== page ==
Antidepressants work, but some are more effective than others, a major study published in peer-reviewed medical journal The Lancet found. The findings could put to rest one of medicine’s most divisive debates.
The study of 116,477 people concluded that 21 common antidepressants reduced symptoms of acute depression in adults more than placebo pills.
The report’s authors said more people could potentially benefit from taking antidepressants. Currently, one in six people in the “developed” world receives proper treatment for moderate to severe depression. However, in poorer countries only one in 27 is getting adequate care for depression, according to The Guardian.
Depression is the single largest contributor to global disability and is a “massive challenge” for humankind, said John Geddes, professor of epidemiological psychiatry at Oxford University (The Guardian).
Lead researcher Dr Andrea Cipriani, of Oxford University, told the BBC: “This study is the final answer to a long-standing controversy about whether anti-depressants work for depression.”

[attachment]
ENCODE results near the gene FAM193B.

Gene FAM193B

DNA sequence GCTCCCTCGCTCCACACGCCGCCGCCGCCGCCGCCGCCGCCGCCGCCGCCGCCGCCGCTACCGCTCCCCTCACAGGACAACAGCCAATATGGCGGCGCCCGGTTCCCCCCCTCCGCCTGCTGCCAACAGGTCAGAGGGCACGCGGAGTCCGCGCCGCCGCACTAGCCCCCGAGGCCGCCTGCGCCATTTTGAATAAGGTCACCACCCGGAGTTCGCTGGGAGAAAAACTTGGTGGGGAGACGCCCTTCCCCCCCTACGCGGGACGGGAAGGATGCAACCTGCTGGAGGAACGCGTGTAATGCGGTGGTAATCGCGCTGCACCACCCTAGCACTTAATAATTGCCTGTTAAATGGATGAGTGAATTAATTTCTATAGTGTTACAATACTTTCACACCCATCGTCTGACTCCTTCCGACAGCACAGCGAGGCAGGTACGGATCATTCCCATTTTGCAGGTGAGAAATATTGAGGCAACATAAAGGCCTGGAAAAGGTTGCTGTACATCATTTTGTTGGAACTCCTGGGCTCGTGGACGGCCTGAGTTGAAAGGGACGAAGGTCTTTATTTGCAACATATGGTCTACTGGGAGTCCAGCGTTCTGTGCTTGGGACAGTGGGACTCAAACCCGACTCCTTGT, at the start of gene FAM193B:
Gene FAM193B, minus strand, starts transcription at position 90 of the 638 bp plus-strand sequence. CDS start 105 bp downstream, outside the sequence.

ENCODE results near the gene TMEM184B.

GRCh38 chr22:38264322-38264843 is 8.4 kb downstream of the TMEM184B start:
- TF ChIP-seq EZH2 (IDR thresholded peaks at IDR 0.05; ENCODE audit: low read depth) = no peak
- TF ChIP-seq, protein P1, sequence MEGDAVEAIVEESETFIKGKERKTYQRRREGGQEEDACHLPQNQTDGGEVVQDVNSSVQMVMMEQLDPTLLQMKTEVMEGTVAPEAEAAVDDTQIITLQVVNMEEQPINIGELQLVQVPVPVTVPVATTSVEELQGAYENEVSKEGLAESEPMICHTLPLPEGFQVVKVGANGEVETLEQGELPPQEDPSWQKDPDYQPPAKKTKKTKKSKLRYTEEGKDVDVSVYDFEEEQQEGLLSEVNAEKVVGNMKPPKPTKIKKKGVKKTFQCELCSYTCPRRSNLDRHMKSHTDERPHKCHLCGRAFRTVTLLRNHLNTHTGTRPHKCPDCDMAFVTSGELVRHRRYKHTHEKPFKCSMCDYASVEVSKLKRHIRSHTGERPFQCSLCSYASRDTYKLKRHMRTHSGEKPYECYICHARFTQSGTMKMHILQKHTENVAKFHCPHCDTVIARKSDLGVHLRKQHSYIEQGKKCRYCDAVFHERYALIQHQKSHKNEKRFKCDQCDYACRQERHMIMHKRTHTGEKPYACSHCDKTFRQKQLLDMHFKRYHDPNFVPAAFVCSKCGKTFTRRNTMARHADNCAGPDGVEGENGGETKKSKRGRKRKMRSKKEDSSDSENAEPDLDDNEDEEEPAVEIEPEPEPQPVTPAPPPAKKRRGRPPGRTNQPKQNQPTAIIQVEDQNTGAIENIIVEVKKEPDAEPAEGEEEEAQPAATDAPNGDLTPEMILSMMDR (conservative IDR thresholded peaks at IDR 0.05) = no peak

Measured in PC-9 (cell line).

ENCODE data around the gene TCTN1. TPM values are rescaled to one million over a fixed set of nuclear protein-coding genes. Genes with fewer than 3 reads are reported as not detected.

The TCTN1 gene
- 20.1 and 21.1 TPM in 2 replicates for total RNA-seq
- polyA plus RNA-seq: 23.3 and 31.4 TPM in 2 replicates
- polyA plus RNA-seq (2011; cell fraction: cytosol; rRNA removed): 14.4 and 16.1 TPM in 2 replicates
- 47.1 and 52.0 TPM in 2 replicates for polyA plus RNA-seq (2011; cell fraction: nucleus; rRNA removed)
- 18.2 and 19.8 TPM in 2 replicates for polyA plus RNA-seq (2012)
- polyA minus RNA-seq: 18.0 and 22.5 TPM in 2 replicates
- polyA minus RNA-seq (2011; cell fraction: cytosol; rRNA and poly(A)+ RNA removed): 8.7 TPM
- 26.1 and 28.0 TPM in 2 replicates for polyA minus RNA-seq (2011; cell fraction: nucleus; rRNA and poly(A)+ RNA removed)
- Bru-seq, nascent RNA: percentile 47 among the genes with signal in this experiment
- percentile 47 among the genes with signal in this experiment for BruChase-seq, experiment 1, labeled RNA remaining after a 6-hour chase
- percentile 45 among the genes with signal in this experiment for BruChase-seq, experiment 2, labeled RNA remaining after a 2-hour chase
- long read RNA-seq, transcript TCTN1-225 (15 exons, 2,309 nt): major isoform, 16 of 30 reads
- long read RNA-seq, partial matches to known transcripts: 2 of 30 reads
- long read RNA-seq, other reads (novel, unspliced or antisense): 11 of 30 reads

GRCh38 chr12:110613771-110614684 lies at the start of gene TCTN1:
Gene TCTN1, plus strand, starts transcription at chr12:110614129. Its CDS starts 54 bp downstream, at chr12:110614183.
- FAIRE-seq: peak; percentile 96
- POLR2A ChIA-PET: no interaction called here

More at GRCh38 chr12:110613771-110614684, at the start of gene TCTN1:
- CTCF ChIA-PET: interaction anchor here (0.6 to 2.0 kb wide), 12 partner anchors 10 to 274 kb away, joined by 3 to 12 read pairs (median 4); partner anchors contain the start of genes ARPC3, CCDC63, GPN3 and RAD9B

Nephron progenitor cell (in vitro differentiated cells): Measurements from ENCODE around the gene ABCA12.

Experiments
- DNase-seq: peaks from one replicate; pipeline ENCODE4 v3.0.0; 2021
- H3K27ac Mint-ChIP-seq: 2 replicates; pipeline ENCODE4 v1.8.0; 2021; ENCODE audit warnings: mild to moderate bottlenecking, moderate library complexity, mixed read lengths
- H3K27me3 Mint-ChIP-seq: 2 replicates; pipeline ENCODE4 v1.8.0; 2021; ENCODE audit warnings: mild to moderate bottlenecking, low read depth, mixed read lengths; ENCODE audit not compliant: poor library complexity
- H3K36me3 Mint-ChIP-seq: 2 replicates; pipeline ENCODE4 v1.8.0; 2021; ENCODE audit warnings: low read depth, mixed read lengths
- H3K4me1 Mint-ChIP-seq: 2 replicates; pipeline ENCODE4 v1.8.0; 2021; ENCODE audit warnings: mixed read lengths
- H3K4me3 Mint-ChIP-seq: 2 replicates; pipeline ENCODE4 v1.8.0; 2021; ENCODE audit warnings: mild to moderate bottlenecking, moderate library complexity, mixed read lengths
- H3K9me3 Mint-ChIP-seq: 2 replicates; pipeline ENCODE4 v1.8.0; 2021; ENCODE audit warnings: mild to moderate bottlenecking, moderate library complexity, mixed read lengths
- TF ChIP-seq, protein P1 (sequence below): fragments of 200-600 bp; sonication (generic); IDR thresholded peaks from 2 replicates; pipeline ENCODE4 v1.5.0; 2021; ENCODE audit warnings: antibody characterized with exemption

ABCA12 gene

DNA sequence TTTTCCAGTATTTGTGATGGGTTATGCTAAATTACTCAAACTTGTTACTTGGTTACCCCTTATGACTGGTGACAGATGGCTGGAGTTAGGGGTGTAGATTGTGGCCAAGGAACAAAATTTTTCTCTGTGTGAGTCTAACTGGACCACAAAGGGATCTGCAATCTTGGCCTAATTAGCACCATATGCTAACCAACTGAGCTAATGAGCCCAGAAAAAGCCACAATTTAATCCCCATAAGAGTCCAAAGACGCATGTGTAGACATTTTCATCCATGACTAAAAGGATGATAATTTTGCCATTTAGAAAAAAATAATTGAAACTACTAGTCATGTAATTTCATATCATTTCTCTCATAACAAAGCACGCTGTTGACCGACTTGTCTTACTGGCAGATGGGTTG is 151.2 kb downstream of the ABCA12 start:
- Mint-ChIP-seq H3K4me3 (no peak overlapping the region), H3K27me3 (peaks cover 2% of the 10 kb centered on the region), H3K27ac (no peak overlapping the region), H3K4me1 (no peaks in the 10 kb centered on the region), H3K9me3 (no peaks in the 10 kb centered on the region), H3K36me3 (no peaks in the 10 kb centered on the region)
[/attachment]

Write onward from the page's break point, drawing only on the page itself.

This study was funded by the Japan Society for the Promotion of Science and the National Institute for Health Research Oxford Health Biomedical Research Centre, a partnership between the Oxford Health NHS Foundation Trust and the University of Oxford.
Globally, more than 300 million people of all ages suffer from depression, according to the World Health Organization.
Along with antidepressants, talking therapies, such as counselling, psychotherapy and cognitive behavioural therapy are also used to treat depressive disorders.
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